- Glass Transition Temperatures (Tg): Laminates lose their structural integrity when they reach a certain temperature range. Thus, we use the glass transition temperature to help identify when the laminate softens and hardens.
- Decomposition Temperature (Td): Describes the temperature point when the laminate begins to suffer permanent damage (melt). Thus, it’s important to use PCB laminates whose operating temperatures are lower than decomposition ranges.
- Coefficient of Thermal Expansion(CTE): Describes the expansion rate of the laminate. If we introduce heat to the laminate that reaches past its CTE threshold, it will begin to expand. Therefore, it’s important to under the coefficient of thermal expansion when integrating a PCB into a device.
- Thermal Conductivity (k): A property that describes a laminate’s ability to transfer or conduct heat. It’s represented by Kelvins.
Macro photo of a printed circuit board
- Dielectric Constant (ϵr): Describe the electric and relative permeability of the laminate. Essentially, it can range between 3.5 and 5.5 ϵr.
- Dielectric Loss Tangent (tan δ): Represents the quantifiable diffusion of electrical energy in the laminate. Typically, PCB laminates have a tan δ between 0.02 and 0.0001.
- Electrical/Volume Resistivity (ρ): Represents the laminate’s ability to resist electrical current. Generally, laminates have an electrical resistivity between 103 and 1010 Ω⋅m (megaohms).
- Surface Resistivity (ρS): Denotes the external resistivity of the laminate. The moisture and temperature may affect it.
- Electrical Strength: Represents the laminate’s ability to resist an electrical breakdown. Incidentally, people also refer to it as dielectric strength. We use volts per meter to represent it.
Printed circuit boards submerged in water and soap.
- Flammability: A property representing that laminate’s ability to resist flame ignitions. While most laminates tend to be inflammable, they may still suffer from external fires. Thus, this property denotes how long a laminate will burn while on fire.
- Moisture Absorption: Represents how much atmospheric dampness a laminate can resist. Especially when we submerge the laminate in water. Nevertheless, this value affects the laminate’s thermal and dielectric properties.
- Methylene Chloride Resistance: Denotes the laminate’s chemical resistance. Specifically to dichloromethane (or methylene chloride).
Automated production of a RAM module that uses a miniaturized PCB
- Peel Strength: Refers to the strength of the bond connecting the various layers of the laminate.
- Flexural Strength: Describes the laminate’s ability to resist physical strain. Basically, it’s tensile strength. Essentially, this property denotes how much you can apply pressure and bend a laminate before it finally breaks.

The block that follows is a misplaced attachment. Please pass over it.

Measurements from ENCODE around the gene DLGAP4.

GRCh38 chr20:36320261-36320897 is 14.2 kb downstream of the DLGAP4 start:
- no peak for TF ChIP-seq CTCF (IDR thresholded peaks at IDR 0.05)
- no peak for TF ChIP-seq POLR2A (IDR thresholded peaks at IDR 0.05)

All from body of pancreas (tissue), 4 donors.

- Density: Refers to the mass or thickness of the laminate.
- Time of Delamination: Denotes the amount of time a laminate can withstand above threshold temperatures before it starts to deconstruct.
How to Select PCB Laminate Material
A machine drilling holes into a printed circuit board
When you consider the material for your electrical/PCB laminate, there are a few things to consider besides the technical specifications or properties. Other aspects you must contemplate include:
When selecting PCB laminates, cost should always be examined first. While it may seem reasonable to source the most expensive materials, it may not be ideal for large productions. Again, FR-4 is the most popular PCB laminate material. As such, it’s the least costly to acquire. It has high reliability and is suitable for single-layer and multi-layer PCBs. While you can source and integrate more expensive materials into your designs (such as gold), you should consider a more pragmatic approach. We recommend purchasing fabric that does everything you need while saving you the most money.
Collection of green prototyping boards
The quality slightly intersects with cost. High-quality materials tend to be more expensive. However, you can still strike a balance between these two aspects. Thus, you should source your materials from a wholesaler or producer with a reputation for selling top-quality fabrics at a reasonable price.
The PCB Manufacturer
Automated iron soldering a PCB
When picking the materials for your laminates which will eventually become your PCB, it’s best to collaborate with a reputable PCB manufacturer. This manufacturer should be highly experienced with the materials you plan to integrate into your laminate. The manufacturer should be familiar with a variety of fiberglass and fabric styles.
Furthermore, they should be capable of validating your PCB designs and material choice. We have you covered with our modernly equipped factories from prototyping to mass production. Contact Wellpcb.com for all your PCB manufacturing needs.
PCB with next to shielding material
Before the advent of PCBs, electronic device manufacturers had to rely on point-to-point constructions and wire wrap designs. It’s safe to say that modern PCBs make current electronics possible. The effectiveness of the printed circuit boards is highly dependent on the material it uses. As the above guide highlights, this is why laminates and laminate materials are so important. Nevertheless, we hope that you’ve found this guide to be helpful. As always, thank you for reading.